You need to explain what incompatible responses are and why if one appears, the other cannot appear (such as relaxation and tension), what a hierarchy of stimuli is, what is counter-conditioning and generalization in terms you can understand.
1. Relaxation training
The relaxation response the patient will use to combat anxiety will preferably be something you already know.. It is possible to use any procedure, but if possible, it is better to use some type of relaxation that the patient himself can implement quickly and effectively.
Alternatively, techniques such as progressive relaxation or breathing control can be taught, which are easy to learn techniques. Ultimately, when faced with the anxiety situation, these incompatible relaxation responses can be applied easily, quickly, and effectively reduce anxiety.
2. Hierarchy of anxiety
When we want to apply desensitization, we have to make an arrangement of the feared situations. This is what we call an anxiety hierarchy, where we list all the potentially anxious situations related to the subject to be treated and classify them according to the degree of anxiety they generate. To quantify the anxiety it generates, we use a scale from 0 to 100, where the situation with a score of 0 does not generate anxiety at all and the one with a score of 100 is the one that generates the most. anxiety of all.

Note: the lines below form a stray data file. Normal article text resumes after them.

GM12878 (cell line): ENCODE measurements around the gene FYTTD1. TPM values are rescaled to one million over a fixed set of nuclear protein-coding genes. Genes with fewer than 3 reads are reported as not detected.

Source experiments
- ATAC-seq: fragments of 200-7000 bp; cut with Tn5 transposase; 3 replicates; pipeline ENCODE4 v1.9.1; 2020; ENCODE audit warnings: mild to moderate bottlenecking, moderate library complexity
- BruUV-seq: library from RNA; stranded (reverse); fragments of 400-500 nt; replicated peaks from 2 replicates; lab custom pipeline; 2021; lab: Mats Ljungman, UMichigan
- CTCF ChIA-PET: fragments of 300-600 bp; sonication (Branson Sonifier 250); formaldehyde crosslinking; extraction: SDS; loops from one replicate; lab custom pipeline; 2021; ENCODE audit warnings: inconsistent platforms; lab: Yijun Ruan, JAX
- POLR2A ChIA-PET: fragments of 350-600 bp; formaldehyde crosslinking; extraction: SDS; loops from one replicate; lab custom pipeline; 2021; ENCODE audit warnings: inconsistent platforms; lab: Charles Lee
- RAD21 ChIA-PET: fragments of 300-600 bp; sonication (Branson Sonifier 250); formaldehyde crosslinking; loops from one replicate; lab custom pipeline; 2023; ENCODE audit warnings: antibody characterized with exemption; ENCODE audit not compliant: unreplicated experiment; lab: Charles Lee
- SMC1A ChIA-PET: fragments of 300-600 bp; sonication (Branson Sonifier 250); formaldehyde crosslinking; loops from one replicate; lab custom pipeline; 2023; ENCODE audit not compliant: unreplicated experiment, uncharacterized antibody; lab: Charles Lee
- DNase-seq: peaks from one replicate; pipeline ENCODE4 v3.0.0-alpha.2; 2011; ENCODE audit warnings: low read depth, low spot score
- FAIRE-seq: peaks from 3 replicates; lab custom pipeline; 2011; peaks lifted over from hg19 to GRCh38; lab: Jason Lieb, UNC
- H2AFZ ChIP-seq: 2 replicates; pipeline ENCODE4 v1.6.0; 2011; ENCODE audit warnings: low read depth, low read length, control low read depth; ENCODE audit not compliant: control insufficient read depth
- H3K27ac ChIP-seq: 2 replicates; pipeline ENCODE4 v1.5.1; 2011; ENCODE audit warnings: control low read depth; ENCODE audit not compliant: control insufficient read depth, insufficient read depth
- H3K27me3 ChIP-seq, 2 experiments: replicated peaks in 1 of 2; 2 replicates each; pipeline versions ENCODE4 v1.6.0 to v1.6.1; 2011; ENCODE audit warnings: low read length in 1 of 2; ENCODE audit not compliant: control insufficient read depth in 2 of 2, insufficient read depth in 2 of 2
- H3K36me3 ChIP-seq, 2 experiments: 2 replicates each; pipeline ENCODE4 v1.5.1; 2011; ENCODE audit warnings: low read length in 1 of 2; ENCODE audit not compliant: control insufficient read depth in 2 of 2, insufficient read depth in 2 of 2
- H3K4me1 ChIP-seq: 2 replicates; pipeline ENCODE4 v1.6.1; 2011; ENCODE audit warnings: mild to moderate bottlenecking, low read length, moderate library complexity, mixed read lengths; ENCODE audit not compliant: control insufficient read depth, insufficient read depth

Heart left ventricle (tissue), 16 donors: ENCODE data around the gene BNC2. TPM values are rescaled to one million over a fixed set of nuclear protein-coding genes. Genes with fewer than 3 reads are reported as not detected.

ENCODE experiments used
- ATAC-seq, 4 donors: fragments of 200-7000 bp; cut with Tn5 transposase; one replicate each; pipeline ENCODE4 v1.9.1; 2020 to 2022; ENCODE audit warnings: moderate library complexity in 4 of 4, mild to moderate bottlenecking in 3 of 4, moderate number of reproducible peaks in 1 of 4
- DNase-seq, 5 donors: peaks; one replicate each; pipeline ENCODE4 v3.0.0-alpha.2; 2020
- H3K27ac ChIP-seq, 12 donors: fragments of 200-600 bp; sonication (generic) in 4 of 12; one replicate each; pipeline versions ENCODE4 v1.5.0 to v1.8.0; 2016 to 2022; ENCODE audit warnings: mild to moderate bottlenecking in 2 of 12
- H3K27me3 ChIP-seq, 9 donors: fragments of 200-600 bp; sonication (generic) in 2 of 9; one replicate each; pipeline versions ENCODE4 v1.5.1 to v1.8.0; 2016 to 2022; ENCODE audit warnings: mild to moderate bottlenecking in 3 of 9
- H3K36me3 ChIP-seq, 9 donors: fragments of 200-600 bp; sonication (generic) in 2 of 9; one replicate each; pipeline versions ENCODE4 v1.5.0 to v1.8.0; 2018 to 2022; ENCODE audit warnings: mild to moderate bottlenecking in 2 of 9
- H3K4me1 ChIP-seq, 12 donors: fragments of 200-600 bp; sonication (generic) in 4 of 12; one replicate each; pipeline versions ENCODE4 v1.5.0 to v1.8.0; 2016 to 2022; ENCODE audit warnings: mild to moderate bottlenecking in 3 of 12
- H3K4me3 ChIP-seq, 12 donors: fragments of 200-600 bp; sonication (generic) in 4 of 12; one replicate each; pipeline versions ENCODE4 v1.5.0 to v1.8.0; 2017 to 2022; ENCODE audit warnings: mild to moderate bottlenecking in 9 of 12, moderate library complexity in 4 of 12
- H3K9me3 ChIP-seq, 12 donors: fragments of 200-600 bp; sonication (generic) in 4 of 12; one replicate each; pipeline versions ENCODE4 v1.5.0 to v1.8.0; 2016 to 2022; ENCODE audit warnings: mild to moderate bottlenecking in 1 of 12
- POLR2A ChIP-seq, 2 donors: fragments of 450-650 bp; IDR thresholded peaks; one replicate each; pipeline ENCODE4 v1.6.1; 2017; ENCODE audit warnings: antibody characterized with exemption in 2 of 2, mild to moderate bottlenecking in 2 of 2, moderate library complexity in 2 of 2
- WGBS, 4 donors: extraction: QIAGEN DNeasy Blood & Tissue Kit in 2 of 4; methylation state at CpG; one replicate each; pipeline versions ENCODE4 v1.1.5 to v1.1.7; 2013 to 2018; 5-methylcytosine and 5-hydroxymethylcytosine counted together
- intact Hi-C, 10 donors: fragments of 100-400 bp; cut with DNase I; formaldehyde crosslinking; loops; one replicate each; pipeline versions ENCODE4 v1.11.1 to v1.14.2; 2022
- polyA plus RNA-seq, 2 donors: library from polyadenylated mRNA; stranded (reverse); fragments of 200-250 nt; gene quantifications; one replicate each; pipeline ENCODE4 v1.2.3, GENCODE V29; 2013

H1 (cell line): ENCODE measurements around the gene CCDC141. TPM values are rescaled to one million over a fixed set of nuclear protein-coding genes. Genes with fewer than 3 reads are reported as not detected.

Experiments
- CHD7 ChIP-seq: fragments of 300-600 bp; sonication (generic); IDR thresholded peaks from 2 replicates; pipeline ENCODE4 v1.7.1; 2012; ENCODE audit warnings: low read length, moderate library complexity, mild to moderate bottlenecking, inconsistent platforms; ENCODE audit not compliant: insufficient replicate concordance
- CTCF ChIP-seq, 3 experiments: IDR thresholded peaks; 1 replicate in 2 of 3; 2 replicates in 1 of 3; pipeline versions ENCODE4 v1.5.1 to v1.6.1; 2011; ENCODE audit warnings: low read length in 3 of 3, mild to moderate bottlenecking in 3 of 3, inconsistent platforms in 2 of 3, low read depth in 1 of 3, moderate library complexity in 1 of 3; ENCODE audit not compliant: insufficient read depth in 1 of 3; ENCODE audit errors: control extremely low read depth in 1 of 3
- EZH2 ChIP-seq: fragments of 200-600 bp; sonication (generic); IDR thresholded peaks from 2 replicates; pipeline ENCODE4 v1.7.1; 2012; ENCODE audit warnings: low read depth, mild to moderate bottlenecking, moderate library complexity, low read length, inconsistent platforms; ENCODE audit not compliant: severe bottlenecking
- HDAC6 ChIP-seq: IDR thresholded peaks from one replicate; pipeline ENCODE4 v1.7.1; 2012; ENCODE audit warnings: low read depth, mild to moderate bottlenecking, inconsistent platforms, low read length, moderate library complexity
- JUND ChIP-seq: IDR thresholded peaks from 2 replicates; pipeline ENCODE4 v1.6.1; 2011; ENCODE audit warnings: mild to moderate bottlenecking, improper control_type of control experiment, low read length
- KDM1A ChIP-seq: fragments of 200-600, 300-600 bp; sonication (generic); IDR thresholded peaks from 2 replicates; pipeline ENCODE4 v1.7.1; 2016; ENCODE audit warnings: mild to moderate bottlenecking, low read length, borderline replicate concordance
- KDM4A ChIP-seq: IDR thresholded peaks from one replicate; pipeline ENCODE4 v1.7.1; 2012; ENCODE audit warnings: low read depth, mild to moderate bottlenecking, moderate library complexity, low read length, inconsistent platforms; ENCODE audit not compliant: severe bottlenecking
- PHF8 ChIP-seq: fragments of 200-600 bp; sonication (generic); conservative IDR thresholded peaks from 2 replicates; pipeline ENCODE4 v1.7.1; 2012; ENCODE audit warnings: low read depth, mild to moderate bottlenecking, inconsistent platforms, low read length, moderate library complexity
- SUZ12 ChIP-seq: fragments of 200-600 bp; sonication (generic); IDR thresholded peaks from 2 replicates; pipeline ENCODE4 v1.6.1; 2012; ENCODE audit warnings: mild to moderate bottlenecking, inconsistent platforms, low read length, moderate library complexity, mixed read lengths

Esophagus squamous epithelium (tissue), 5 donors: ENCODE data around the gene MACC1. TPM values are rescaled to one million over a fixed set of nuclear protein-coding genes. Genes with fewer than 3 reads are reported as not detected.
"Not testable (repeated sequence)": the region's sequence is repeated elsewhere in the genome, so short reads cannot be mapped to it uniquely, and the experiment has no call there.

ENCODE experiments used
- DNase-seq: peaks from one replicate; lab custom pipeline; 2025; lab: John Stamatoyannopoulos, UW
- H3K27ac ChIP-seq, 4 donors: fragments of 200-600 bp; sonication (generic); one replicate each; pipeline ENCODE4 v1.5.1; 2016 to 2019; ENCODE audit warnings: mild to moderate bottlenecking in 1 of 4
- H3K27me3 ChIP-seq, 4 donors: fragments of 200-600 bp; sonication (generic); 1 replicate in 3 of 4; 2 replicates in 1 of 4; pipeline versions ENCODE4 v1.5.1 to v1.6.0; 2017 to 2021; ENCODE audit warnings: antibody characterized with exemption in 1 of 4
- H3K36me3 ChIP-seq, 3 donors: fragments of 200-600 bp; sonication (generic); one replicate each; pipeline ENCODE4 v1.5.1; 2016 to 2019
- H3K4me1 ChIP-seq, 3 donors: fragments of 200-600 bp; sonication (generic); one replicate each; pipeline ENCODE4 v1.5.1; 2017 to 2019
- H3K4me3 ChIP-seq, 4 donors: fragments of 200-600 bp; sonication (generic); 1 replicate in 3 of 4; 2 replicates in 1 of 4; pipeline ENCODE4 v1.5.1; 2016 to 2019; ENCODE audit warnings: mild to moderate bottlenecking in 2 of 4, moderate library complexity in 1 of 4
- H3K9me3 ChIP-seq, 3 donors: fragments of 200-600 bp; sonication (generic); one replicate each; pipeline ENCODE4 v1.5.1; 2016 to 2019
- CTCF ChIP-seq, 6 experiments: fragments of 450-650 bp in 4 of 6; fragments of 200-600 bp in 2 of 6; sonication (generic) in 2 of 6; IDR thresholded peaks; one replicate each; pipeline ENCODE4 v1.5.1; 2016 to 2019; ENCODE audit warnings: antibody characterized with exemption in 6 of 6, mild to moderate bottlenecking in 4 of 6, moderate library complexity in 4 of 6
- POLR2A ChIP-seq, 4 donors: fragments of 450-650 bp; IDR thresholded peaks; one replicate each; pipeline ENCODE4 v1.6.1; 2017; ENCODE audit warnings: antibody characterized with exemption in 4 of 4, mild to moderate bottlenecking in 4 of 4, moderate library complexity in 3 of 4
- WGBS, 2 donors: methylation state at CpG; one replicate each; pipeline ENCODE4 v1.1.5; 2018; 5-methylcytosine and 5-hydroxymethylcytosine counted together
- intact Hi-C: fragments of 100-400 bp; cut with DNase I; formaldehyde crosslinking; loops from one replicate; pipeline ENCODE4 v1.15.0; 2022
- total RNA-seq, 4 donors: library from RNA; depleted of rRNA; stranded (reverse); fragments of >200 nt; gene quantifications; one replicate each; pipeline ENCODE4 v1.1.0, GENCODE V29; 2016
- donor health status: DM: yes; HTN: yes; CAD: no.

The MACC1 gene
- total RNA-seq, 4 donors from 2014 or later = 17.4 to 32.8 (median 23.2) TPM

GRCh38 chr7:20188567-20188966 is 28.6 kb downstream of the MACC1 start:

To establish the hierarchy, we do it through a storm of ideas (brainstorming) where the patient generates situations that cause anxiety. These situations are noted, necessary and placed on a scale of 0 to 100. It can often be difficult to start assigning numbers. A good way to start is to use anchors. First generate the elements that generate more and more anxiety, which will be 0 and 100 respectively, and an intermediate element which will be 50. From there, the elements are easier to sort.
3. Practice in imagination
As we will use the exposure in the imagination, we will need to assess the patient’s ability to imagine scenes. The patient will be asked to imagine a scene and then the details of it will be asked to see how vivid the visualization is in the imagination.